ARTS AND LIVING

J. Cole Creates Strong Work on “KOD” But Sways From Message


By Sirig Gurung ’21, Contributing Writer | Sep. 17, 2018 | 147-25

When J. Cole announced the release of “KOD” on April 20, fans were excited for two now-coinciding events: J. Cole dropping what could be the biggest album of 2018 and the weed-lover’s holiday both of which occurred on the same date.
According to J. Cole “KOD” at once stands for Kids On Drugs, King Overdosed and Kill Our Demons, with all three acronyms alluding to the drug-fueled music that pervades the mumble rap industry today.


The album runs for 42 minutes and contains 12 songs, most of which have garnered positive acclaim due to poignant lyrics that aim to start a discussion on the issue of drug use in the rap industry. While the lyrics have been a hit, critics feel that the beats of the tracks themselves fail to have any kind of kick to them. The lack of an intricate, bass-filled beat detracts from the album’s ability to reach the majority of today’s rap audience.


That said, I feel that because of the overarching theme of self-awareness and improvement, Cole’s attempt to make sure that his lyrics contain his pertinent message is the star of the album. Sadly, doing so raises a classic Catch-22: by excluding the head-bumping, rap-mumbling audience from his listener base, Cole isn’t really reaching out to the people who would appreciate the album most. It appears to me that Cole has the right ideas to disseminate but is not making the right kind of listener reflect on the themes he raps about.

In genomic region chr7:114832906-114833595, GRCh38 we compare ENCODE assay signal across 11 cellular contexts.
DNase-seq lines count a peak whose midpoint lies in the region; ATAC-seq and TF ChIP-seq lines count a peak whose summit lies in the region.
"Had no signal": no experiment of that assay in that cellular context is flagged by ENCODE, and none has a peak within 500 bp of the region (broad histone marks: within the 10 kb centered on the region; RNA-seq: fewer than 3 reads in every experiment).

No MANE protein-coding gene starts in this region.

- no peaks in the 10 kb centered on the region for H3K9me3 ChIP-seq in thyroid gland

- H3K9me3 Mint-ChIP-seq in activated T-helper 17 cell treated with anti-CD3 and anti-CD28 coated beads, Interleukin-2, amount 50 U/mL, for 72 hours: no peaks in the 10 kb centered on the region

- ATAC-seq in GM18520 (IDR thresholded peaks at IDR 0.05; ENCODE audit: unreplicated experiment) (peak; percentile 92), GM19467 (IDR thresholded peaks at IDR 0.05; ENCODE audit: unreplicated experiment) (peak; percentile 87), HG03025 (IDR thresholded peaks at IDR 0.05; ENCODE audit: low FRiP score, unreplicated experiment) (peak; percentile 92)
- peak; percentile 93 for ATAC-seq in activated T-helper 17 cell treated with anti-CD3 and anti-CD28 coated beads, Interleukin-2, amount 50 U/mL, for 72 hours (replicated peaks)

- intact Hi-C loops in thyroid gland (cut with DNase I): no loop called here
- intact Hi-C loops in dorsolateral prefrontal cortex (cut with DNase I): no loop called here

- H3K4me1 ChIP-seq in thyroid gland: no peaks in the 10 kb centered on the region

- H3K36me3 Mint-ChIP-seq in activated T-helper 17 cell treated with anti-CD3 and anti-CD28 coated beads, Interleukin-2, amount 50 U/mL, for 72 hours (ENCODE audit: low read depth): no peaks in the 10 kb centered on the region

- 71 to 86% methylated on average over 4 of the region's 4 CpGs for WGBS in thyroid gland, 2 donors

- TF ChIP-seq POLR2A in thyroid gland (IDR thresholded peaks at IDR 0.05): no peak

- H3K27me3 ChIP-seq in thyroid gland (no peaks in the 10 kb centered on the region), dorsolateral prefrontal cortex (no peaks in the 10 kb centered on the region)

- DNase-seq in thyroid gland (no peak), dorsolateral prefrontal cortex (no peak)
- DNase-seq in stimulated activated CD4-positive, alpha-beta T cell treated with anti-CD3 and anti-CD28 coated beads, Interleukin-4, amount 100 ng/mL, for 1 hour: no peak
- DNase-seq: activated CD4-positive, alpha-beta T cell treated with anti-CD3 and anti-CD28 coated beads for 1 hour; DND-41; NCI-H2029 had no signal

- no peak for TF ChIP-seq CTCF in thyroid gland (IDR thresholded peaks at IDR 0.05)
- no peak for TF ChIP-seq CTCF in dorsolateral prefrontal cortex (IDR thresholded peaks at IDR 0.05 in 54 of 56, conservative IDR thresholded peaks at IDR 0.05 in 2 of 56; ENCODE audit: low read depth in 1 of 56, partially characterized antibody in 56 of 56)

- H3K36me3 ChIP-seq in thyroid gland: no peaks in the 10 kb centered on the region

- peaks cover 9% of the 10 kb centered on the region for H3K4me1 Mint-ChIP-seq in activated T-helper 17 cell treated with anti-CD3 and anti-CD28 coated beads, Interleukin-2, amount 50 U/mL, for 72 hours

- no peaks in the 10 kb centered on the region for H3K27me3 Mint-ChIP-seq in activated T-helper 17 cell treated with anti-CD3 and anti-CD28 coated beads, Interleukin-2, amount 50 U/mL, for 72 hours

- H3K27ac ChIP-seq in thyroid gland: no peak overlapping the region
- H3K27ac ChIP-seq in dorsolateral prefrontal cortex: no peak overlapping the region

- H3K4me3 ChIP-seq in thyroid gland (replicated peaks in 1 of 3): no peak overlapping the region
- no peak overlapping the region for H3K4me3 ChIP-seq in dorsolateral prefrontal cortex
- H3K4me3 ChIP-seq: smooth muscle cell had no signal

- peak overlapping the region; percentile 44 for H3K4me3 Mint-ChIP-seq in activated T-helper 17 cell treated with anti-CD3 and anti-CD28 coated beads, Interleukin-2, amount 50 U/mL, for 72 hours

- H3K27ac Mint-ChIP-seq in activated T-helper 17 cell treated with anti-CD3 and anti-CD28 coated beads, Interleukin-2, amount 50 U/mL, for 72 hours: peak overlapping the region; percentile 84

Parts of the album are also more disjointed than what the trailer had led me to believe, which is a problem that has plagued Cole’s albums in the past.


Both “BRACKETS,” a complaint about paying taxes to fuel systematically discriminatory programs such as education, and “Kevin’s Heart,” a song on comedian Kevin Hart’s cheating scandal, do well in terms of production and lyrics but do not strongly relate to the overarching theme of drug-use. They are rather arbitrary concepts to rap about and make the album thematically inconsistent.


Though the bureaucratic process of filing taxes to fuel an economy still propped up by discrimination and racism is a theme as worthy of a good lamentation as any other, in an album whose title clearly relates to drug use and a move away from such a culture, it is simply is a digression from the larger point.


I do not wish to give the wrong idea — some of J. Cole’s tracks are great. “KOD” and “Once an Addict” are strong examples of songs that make audiences sit down and reflect on the path the industry is taking. But by inserting dissonant themes and not being able to reel in the audience that requires such reflection the most, “KOD” opens up the room for its own trivialization. Regardless, when everything is said and done, I am just relieved to hear some new music on the radio after listening to “God’s Plan” 1,000 times.